SANTA FE — Obamacare began Tuesday with a crush of business and plenty of glitches.
Twenty-nine small businesses signed up for health plans during the first 45 minutes of the Affordable Care Act, said Mike Nunez, CEO of the New Mexico Health Insurance Exchange. By noon, about 100 businesses had enrolled, he said.
All the companies have a maximum of 50 employees. They could obtain a tax credit by offering an insurance plan for their workers.
Another motivation for small businesses may be the opportunity for more choices in health coverage under the new federal law popularly known as Obamacare, Nunez said in a phone interview.
Businesses offering affordable health insurance may also gain an advantage by strengthening their ability to attract and keep good employees, according to the New Mexico exchange.
Plans for small businesses go into effect in 2014. The earliest that employees will be able to enroll in the company health plans is Nov. 1.
New Mexico's Health Insurance Exchange does not yet allow individuals or families to sign up for coverage. Nunez said the state planned to expand to that level of service next year.
This meant a slow and chaotic day for New Mexico residents who went on computers to try to get insurance through the Affordable Care Act.
They started at a website for the New Mexico Health Insurance Exchange, but it routed them to the federal government's healthcare.gov site, which was down during at least one stretch of the exhcnage's first day. It bogged down at other times.
Republicans who oppose the Affordable Care Act made a point of mentioning the bumpy beginning, but the president was undeterred by critics.
Obama said the disruption occurred because volume was so great.
"... More than one million people visited healthcare.gov before 7 in the morning," Obama said. "To put that in context, there were five times more users in the marketplace this morning than have ever been on medicare.gov at one time."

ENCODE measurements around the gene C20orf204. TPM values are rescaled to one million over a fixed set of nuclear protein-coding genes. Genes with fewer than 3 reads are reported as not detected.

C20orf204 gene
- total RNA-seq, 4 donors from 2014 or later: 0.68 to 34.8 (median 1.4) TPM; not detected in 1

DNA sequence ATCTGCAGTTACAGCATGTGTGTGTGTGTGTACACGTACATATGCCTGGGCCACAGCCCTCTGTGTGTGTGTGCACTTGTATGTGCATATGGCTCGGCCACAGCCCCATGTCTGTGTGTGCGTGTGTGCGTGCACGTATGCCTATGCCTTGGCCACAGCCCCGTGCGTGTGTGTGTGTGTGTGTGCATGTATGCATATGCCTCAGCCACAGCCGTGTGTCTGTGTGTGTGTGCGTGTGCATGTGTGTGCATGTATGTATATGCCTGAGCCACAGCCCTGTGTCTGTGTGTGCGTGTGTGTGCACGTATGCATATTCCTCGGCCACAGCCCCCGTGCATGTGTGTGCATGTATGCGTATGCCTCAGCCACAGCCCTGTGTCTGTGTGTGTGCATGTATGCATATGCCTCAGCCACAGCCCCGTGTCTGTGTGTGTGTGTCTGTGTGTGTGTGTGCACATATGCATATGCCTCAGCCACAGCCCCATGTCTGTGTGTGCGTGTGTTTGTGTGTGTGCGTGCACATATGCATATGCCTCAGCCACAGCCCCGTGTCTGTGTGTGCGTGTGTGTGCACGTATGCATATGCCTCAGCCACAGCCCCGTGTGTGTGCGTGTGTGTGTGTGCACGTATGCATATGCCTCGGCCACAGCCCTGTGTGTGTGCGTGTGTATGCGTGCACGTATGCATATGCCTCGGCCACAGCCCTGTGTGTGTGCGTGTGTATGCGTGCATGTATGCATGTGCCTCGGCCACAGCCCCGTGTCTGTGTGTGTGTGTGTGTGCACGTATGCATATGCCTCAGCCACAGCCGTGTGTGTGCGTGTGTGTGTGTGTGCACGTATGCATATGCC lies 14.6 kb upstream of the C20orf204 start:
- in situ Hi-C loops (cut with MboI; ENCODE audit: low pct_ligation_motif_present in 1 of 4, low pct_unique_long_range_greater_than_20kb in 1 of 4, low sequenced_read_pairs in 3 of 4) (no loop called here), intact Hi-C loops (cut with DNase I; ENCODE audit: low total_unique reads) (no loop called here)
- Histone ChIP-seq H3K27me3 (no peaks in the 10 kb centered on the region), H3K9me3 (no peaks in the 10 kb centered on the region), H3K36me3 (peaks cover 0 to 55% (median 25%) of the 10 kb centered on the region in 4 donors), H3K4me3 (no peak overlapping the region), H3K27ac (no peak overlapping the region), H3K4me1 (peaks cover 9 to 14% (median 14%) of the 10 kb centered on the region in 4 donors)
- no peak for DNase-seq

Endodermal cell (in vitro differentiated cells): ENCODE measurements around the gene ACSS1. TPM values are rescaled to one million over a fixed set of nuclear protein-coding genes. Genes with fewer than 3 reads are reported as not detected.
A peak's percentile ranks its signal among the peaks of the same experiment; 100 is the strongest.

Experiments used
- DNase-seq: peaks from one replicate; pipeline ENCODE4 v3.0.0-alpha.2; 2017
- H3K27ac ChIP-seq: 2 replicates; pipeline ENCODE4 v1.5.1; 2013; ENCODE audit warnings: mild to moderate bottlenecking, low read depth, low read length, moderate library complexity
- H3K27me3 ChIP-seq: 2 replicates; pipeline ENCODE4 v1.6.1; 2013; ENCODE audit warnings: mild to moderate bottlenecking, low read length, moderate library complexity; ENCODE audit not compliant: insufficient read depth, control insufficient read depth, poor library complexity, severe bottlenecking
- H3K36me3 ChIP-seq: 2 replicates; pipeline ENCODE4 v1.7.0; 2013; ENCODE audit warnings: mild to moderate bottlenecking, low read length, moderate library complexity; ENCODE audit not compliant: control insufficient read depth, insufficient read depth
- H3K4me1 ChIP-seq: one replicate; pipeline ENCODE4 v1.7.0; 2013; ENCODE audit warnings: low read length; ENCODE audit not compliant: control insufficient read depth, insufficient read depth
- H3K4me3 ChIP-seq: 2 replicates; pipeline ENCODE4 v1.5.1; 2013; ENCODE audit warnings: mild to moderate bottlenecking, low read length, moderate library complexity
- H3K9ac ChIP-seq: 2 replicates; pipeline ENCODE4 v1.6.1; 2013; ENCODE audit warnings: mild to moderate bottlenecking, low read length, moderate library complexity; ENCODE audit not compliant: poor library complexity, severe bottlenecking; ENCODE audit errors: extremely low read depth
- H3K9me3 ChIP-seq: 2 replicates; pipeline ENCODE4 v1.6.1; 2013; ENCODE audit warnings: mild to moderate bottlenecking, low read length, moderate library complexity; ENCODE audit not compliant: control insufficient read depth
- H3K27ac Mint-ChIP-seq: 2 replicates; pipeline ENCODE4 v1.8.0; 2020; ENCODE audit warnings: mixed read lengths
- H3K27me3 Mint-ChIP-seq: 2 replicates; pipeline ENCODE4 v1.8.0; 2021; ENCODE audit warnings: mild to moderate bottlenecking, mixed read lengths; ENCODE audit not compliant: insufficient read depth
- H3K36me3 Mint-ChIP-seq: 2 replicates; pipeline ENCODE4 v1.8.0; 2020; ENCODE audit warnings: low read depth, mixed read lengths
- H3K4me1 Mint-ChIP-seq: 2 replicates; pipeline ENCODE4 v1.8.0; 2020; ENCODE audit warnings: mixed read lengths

Obama promised that the enrollment system would get smoother and quicker.
"Like every new law, every new product rollout, there are going to be some glitches in the sign-up process along the way that we will fix," he said.
The online system asks that people seeking health insurance sign in with an email account. But getting through the process proved impossible during parts of the day.
The website froze, and applicants could not complete the signup process.
"We're working to resolve the issue as soon as possible. Please try again later," the website advised those trying to sign up for insurance on the federal exchange.
Nunez also said heavy volume was the explanation for delays. But, he said, other glitches also may have occurred.
New Mexico now has a "hybrid system" for Obamacare coverage, meaning it can sign up small businesses but has to refer individuals and families to the federal exchange.
Still, Nunez said, the state had "boots on the ground" to try to help people sign up.
The New Mexico exchange has about 200 centers across the state to assist those trying to get health insurance, though it recommends that they make appointments for help, Nunez said.
People who sign up for a health insurance plan by Dec. 1 will have coverage by Jan. 1, according to the New Mexico exchange.
Milan Simonich, Santa Fe Bureau chief of Texas-New Mexico Newspapers, can be reached at 505-820-6898. His blog is at nmcapitolreport.com.